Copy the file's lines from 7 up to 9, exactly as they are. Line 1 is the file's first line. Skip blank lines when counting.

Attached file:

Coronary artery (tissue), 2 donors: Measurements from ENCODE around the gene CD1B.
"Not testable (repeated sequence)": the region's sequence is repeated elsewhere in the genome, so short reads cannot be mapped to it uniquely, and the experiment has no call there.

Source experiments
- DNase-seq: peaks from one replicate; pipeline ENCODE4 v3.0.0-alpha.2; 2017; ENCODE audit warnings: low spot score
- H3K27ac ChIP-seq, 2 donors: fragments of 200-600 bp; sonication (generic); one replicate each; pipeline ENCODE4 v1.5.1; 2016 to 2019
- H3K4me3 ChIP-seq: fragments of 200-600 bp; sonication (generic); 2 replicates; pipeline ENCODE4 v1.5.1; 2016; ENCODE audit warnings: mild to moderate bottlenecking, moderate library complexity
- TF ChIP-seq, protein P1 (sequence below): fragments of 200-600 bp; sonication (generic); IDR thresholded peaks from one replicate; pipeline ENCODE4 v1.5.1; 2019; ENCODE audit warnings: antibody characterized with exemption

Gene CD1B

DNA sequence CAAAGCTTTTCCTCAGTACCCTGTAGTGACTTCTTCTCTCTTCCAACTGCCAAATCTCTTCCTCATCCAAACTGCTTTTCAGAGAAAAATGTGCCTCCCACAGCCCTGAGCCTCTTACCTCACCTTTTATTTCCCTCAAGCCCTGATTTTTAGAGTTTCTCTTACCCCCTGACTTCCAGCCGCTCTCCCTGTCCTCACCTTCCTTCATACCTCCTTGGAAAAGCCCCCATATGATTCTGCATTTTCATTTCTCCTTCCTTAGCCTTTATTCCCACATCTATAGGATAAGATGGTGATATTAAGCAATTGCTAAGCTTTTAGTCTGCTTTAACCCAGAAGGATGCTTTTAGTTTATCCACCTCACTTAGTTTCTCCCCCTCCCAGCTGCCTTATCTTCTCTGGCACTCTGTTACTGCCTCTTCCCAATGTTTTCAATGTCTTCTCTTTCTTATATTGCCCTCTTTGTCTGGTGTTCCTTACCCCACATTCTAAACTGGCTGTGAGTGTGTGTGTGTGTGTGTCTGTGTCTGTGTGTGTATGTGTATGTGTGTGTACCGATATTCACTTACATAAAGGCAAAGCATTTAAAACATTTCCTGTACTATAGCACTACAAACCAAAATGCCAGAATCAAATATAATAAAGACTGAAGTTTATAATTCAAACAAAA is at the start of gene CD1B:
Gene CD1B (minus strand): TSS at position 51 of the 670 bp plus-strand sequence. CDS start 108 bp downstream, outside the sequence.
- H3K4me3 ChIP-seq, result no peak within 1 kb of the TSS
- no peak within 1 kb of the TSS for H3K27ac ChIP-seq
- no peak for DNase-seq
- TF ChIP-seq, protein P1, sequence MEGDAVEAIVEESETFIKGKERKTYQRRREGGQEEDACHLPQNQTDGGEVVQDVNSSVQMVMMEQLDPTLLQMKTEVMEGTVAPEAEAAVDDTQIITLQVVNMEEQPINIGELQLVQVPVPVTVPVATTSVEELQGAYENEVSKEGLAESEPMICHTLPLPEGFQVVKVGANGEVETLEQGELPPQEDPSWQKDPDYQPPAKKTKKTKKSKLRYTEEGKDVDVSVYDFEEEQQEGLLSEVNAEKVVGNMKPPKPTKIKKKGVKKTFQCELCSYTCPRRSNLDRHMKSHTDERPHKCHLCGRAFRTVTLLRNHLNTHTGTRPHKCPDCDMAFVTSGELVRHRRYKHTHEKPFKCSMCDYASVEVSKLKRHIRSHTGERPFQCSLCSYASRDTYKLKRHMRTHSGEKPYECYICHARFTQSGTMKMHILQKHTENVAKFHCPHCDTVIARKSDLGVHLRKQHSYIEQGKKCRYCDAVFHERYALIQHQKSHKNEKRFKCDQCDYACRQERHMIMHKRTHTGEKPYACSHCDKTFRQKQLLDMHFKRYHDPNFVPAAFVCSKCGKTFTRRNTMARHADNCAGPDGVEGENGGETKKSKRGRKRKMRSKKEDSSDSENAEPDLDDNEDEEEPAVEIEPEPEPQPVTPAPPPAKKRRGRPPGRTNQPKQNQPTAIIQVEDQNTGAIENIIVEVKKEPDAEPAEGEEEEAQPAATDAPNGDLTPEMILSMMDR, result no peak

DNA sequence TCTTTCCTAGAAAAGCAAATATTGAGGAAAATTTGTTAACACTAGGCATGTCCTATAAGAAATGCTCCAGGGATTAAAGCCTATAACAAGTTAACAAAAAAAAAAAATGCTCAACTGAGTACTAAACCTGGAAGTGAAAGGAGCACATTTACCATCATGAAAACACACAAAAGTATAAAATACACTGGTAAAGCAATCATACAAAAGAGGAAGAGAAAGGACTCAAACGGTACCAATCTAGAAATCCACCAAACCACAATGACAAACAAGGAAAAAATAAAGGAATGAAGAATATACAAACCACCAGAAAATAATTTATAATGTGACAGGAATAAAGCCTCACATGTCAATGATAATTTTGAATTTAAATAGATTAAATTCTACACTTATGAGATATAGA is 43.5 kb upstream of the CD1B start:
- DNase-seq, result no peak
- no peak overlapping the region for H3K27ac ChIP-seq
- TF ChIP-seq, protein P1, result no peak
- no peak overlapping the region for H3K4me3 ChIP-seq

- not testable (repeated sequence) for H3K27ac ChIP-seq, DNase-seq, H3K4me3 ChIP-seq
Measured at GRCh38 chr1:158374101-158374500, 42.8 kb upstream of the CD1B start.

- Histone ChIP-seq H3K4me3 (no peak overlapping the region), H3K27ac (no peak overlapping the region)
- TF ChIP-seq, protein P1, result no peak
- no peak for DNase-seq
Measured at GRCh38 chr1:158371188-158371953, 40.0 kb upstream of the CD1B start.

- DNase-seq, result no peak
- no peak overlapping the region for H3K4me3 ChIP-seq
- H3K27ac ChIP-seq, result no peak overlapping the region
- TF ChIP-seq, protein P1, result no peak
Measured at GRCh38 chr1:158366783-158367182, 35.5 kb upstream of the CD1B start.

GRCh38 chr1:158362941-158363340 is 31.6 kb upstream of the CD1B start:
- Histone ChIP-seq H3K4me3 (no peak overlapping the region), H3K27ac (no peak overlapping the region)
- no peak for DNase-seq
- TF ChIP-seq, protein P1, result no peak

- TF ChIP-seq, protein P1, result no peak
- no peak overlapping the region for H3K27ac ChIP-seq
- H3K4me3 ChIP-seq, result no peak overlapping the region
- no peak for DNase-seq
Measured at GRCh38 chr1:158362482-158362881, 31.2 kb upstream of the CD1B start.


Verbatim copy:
- TF ChIP-seq, protein P1 (sequence below): fragments of 200-600 bp; sonication (generic); IDR thresholded peaks from one replicate; pipeline ENCODE4 v1.5.1; 2019; ENCODE audit warnings: antibody characterized with exemption

Gene CD1B

DNA sequence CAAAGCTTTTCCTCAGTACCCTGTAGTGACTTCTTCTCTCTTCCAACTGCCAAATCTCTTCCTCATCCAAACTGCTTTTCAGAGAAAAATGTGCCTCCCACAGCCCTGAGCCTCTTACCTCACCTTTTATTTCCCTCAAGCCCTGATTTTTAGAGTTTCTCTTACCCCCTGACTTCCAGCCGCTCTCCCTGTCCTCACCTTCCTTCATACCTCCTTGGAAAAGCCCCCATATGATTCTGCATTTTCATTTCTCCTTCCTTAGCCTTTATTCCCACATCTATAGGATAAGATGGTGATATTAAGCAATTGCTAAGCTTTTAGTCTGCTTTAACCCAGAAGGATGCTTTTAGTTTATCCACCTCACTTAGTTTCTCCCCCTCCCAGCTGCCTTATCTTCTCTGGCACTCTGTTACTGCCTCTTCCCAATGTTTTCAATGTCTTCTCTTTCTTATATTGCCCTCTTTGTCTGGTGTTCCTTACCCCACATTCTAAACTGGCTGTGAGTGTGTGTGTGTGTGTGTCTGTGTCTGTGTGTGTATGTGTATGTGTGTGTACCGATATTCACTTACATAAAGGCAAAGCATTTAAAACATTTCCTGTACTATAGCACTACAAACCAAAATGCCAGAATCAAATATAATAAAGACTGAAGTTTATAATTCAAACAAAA is at the start of gene CD1B: